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Kazano Warnings and Precautions

If you are taking Kazano for type 2 diabetes and have an upcoming surgery or medical procedure planned, you may need to stop taking this medicine temporarily. Other warnings and precautions with Kazano apply to women who are pregnant or breastfeeding, people with certain allergies, and people with liver or kidney conditions.


What Should I Tell My Healthcare Provider?

You should talk with your healthcare provider prior to taking Kazano® (alogliptin and metformin) if you have:
  • Liver disease, such as hepatitis, cirrhosis, or liver failure
  • Kidney disease, such as kidney failure (renal failure)
  • Had pancreatitis (inflammation of the pancreas)
  • Gallstones 
  • Congestive heart failure (CHF) or other heart problems
  • Plans for a surgery or medical procedure, including x-rays or procedures where you will be given an injection of dye or contrast agent
  • A condition called metabolic acidosis or have had diabetic ketoacidosis (increased ketones in your blood or urine)
  • Low vitamin B12 levels (pernicious anemia)
  • A history of alcoholism or drink alcohol often
  • Any allergies, including to foods, dyes, or preservatives.
Also, let your healthcare provider know if you are:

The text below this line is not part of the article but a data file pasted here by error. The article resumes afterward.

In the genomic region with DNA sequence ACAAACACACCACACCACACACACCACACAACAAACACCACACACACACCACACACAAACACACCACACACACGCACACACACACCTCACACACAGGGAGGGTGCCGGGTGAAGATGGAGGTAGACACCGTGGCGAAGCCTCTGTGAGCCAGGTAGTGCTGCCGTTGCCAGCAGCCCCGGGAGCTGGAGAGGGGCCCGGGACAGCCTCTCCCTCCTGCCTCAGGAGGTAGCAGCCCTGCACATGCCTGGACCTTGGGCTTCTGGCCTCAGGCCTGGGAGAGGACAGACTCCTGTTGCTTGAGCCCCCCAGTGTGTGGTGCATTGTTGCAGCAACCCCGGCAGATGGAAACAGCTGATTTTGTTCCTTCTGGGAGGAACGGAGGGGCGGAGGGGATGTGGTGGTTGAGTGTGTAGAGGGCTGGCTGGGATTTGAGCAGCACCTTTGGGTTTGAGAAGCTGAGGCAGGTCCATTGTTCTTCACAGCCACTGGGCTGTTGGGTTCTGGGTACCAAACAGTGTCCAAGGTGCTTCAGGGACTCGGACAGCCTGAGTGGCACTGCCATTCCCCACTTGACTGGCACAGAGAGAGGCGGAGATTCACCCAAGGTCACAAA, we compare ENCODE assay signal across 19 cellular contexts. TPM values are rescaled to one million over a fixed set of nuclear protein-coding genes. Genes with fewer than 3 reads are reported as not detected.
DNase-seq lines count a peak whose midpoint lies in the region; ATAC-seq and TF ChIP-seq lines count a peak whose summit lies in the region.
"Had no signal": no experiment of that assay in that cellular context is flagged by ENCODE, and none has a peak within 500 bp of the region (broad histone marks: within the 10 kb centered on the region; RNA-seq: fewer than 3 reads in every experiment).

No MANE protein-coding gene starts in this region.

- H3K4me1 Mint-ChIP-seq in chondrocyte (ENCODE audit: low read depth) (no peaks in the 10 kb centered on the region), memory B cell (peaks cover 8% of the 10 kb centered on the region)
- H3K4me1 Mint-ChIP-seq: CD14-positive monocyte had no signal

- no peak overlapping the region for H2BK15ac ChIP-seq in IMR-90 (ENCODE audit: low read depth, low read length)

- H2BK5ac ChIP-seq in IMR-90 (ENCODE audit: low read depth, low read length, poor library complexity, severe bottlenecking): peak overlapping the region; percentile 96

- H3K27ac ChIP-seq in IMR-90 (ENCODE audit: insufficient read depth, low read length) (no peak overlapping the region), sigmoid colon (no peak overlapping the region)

• Pregnant or thinking of becoming pregnant
  • Breastfeeding.
You should also tell your healthcare provider about all other medications you are taking, including prescription and nonprescription medicines, vitamins, and herbal supplements.

Specific Precautions and Warnings for Kazano

Some warnings and precautions to be aware of prior to taking this medication include the following:
  • Very preliminary data suggests incretin mimetics, such as Kazano, may increase the risk of precancerous cellular changes (called pancreatic duct metaplasia) in people with type 2 diabetes. Researchers are continuing to study the possibility that incretin mimetics might increase the risk of pancreatic cancer, although at this time there is not enough information to know for sure if there is any increased risk.
  • Kazano contains the medication metformin, which can cause a rare but life-threatening condition known as lactic acidosis (a buildup of lactic acid in the bloodstream). People with certain health conditions have a higher risk for this complication, including those who have kidney disease, liver disease, or heart failure.

    Lactic acidosis is a medical emergency that requires hospital treatment. Let your healthcare provider know immediately if you develop signs of this condition, such as:
    • Fatigue or tiredness
    • Muscle pain
    • Difficulty breathing
    • Unexplained abdominal (stomach) problems with nausea, vomiting, and diarrhea.
(Click Metformin and Lactic Acidosis to learn more.)
  • Other things can increase your risk for lactic acidosis, such as:
    • Drinking a lot of alcohol regularly or large amounts in a short period ("binge drinking"). Do not drink large amounts of alcohol during Kazano treatment (see Metformin and Alcohol).
    • Getting dehydrated, which can happen if you don't drink enough fluids; get sick with fever, diarrhea, or vomiting; or sweat a lot. Let your healthcare provider know if you may be dehydrated.
    • Having certain medical procedures, including surgery or x-ray tests with contrast media or injectable dyes. Let your healthcare provider know if you will be having a medical procedure. You may need to temporarily stop taking Kazano.